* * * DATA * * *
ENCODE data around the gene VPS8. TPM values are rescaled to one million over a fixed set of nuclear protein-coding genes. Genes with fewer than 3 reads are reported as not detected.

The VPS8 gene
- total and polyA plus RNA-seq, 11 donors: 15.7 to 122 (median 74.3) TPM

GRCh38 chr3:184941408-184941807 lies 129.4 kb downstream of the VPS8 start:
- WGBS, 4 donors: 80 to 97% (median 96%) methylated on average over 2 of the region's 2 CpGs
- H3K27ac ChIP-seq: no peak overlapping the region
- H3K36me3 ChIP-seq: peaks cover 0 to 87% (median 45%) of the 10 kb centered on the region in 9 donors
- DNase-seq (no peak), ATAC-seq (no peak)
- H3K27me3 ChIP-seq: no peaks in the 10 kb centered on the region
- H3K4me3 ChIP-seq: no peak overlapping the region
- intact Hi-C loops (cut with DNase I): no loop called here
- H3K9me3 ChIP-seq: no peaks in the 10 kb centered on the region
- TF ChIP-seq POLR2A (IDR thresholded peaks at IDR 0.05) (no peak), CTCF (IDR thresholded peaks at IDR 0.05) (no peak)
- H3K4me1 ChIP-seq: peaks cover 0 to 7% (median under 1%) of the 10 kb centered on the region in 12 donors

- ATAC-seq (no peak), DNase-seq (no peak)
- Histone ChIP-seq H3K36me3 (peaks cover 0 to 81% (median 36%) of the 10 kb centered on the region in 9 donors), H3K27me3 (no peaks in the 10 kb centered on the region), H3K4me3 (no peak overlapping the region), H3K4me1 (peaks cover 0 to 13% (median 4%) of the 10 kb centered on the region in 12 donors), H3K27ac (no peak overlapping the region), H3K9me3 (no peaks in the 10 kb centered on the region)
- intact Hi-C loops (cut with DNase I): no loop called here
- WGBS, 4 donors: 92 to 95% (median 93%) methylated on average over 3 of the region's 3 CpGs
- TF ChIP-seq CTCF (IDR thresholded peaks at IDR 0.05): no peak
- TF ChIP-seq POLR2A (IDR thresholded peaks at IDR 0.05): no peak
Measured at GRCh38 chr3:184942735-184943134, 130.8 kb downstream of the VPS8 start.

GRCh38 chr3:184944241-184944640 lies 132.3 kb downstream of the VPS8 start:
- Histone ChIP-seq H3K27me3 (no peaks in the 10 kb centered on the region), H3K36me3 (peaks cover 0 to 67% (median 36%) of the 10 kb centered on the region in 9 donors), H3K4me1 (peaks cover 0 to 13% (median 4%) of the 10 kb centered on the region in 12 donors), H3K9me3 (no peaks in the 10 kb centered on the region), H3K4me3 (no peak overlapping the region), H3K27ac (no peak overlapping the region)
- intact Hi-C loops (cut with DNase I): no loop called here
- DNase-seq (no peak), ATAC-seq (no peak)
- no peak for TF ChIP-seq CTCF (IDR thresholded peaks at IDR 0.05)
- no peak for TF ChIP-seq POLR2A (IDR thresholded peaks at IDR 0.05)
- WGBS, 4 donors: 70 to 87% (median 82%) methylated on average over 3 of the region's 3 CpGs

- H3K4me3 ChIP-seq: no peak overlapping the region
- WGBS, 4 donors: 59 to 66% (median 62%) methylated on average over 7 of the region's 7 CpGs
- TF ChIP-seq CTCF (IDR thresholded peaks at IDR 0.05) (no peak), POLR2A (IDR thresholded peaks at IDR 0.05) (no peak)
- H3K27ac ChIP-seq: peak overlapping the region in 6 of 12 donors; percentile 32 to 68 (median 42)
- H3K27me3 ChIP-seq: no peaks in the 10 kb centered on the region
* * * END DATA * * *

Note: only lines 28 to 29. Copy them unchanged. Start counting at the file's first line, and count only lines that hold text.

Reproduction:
- WGBS, 4 donors: 70 to 87% (median 82%) methylated on average over 3 of the region's 3 CpGs

- H3K4me3 ChIP-seq: no peak overlapping the region